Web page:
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It’s a good idea to follow up your answer with a question about how the hiring manager and their team handles distributed communication to show that you’re interested in understanding how the team works. This is a situational or behavioral interview question, which should signal to you that the hiring managers wants you to share a story based on your previous experience. We recommend using a structured approach to responding to interview questions by discussing the situation, task, action, and result (STAR). Transitioning from an in-office role to a distributed team can be difficult, so hiring managers want to know whether you’ve done it before.

For starters, let the interviewer know that you are very familiar with the benefits of working from home. On the flip side of the question, it’s great to show that you are aware of the drawbacks as well. If you talk about missing the social interaction with coworkers, follow it up by describing how the time you save not having to commute means you can meet up with friends for dinner once a week. If you’ve never worked remotely before, talk about how you’ve tackled distractions while working in the office.

— Highlight Your Productivity and Background Working Remotely

So virtual communication will be absolutely fundamental to you getting your job done. And you’ll be using all kinds of tools to communicate – email, online chat, video hangouts, project management software, etc. Working remotely means no office distractions, no small talk with co-workers, and no micromanaging from bosses. But it also means you’re accountable for being productive and getting your work done.

describe your experience working remotely

Remote teams can be made up of people working different shifts and all around the world so you won’t necessarily be stuck in the 9-to-5 if that’s not your thing. And remote jobs are often flexible as far as day-to-day work from home experience routines are concerned. So you can also arrange your work in the way that’s best for you – as long as you get it all done. Before every dream job, there’s a terrifying perfectly doable job interview.

What is your approach to maintaining effective communication and collaboration in a distributed team?

Secondly, by asking this question, they are also checking if you will actually enjoy and be motivated working remotely, tying into the ‘Will you do the job? This involves understanding your preferences and work habits – for instance, whether you can remain motivated and productive without direct supervision or the social environment of a physical workplace. Being a self-starter, an excellent communicator, or an outstanding manager of time are all great qualities to present for an array of jobs.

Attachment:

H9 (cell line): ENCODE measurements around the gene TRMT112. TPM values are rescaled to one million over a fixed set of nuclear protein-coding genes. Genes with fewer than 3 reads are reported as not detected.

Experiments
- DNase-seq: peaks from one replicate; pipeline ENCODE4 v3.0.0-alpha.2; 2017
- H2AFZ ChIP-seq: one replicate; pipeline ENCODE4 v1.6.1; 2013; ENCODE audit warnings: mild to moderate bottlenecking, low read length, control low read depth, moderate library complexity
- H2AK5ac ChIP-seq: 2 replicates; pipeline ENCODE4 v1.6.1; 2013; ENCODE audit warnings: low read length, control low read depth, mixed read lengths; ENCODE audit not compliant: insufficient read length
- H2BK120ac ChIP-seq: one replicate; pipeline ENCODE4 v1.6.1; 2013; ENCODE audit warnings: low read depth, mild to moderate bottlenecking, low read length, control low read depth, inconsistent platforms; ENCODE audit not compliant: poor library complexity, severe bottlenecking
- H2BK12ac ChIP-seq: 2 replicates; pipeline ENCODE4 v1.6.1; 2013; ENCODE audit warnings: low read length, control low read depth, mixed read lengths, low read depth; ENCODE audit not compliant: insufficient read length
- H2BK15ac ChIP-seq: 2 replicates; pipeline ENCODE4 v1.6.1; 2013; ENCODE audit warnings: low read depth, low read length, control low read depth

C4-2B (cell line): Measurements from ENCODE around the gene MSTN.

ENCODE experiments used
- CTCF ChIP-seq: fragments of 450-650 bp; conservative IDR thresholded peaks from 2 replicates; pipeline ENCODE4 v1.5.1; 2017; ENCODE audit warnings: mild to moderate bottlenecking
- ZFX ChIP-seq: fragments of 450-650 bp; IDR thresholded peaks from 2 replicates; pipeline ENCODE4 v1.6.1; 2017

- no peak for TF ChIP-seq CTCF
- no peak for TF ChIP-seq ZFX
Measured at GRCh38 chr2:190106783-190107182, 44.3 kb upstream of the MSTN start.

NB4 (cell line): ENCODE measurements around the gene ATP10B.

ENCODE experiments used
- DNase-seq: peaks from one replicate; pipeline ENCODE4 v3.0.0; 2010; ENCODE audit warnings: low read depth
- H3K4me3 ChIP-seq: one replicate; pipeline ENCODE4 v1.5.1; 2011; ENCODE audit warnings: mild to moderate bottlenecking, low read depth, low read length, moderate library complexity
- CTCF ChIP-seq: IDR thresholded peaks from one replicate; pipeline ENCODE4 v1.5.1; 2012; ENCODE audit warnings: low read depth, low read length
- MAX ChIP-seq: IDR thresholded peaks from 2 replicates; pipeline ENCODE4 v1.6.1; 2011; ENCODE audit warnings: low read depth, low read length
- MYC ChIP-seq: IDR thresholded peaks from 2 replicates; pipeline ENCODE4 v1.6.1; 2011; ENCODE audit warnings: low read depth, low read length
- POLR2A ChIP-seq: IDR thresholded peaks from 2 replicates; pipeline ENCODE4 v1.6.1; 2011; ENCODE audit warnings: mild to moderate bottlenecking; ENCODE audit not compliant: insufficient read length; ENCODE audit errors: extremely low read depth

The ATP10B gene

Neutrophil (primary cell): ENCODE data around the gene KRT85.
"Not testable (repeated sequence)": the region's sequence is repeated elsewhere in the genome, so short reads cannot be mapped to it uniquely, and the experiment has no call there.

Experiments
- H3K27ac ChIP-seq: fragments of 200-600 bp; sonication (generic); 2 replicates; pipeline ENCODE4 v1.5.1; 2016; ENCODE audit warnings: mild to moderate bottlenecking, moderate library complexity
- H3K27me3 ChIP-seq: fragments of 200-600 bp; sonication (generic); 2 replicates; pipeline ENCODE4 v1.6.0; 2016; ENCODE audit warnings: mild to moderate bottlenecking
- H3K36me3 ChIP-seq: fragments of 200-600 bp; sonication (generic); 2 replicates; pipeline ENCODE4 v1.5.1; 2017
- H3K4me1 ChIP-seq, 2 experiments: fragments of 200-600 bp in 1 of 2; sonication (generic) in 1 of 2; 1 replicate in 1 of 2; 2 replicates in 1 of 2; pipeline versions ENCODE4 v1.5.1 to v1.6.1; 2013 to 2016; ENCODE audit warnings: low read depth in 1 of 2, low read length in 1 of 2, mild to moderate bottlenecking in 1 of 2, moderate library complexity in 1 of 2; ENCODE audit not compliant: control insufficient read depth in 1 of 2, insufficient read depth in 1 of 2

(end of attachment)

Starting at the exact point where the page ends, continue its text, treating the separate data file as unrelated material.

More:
• Make sure that your reasons for wanting remote work focus more on the company than your own interests, and you’ll ace the question and the interview.
  • This might seem like a fairly straightforward question, but you’ll want to carefully consider your answer.
  • If you’ve worked remotely in the past, it should be simple to answer.
  • So virtual communication will be absolutely fundamental to you getting your job done.

There was this one big project at Jenny’s where our team was spread all over the place, different cities, even different countries. But we pulled together and got the job done, which showed me that I can handle the remote work setup pretty well. Remember to make your answer specific to you by highlighting your experiences and strategies. Ultimately, the goal is to demonstrate that you’re not just capable of remote work, but that you can thrive in such an environment.

It's a good idea to follow up your answer with a question about how the hiring manager and their team handles distributed communication to show that you're interested in understanding how the team works. This is a situational or behavioral interview question, which should signal to you that the hiring managers wants you to share a story based on your previous experience. We recommend using a structured approach to responding to interview questions by discussing the situation, task, action, and

However, the transition involves embracing a new set of skills and methodologies focused on the integration and continuous deployment aspects of software development. It’s about shifting the mindset from solely creating software to also optimizing its release and operation. Software engineers, in contrast, are the masterminds behind the digital structures we interact with daily. They delve into the depths of coding, where they design, develop, test, and maintain software. The journey of a software engineer is entrenched in the nuances